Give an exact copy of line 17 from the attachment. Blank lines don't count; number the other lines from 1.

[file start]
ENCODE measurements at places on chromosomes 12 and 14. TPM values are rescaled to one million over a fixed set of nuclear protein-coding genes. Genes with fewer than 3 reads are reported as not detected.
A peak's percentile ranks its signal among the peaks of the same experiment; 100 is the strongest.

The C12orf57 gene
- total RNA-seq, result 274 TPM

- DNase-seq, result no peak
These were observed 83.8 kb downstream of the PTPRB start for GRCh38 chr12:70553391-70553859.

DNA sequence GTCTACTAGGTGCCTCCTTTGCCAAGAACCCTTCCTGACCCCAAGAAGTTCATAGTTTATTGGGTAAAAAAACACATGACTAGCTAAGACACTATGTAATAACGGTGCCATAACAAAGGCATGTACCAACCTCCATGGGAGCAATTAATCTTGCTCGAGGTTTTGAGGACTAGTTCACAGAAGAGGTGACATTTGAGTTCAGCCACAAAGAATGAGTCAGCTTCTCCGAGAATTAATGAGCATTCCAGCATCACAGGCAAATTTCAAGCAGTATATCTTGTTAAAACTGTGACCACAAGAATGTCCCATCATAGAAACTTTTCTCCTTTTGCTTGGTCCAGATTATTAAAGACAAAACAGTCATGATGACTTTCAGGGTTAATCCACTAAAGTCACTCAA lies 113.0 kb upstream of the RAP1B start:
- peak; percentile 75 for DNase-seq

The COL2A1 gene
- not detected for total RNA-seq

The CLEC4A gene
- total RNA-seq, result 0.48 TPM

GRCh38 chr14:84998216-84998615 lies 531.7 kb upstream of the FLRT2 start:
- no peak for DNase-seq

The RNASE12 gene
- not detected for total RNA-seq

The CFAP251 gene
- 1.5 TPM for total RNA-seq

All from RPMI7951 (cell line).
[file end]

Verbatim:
The CFAP251 gene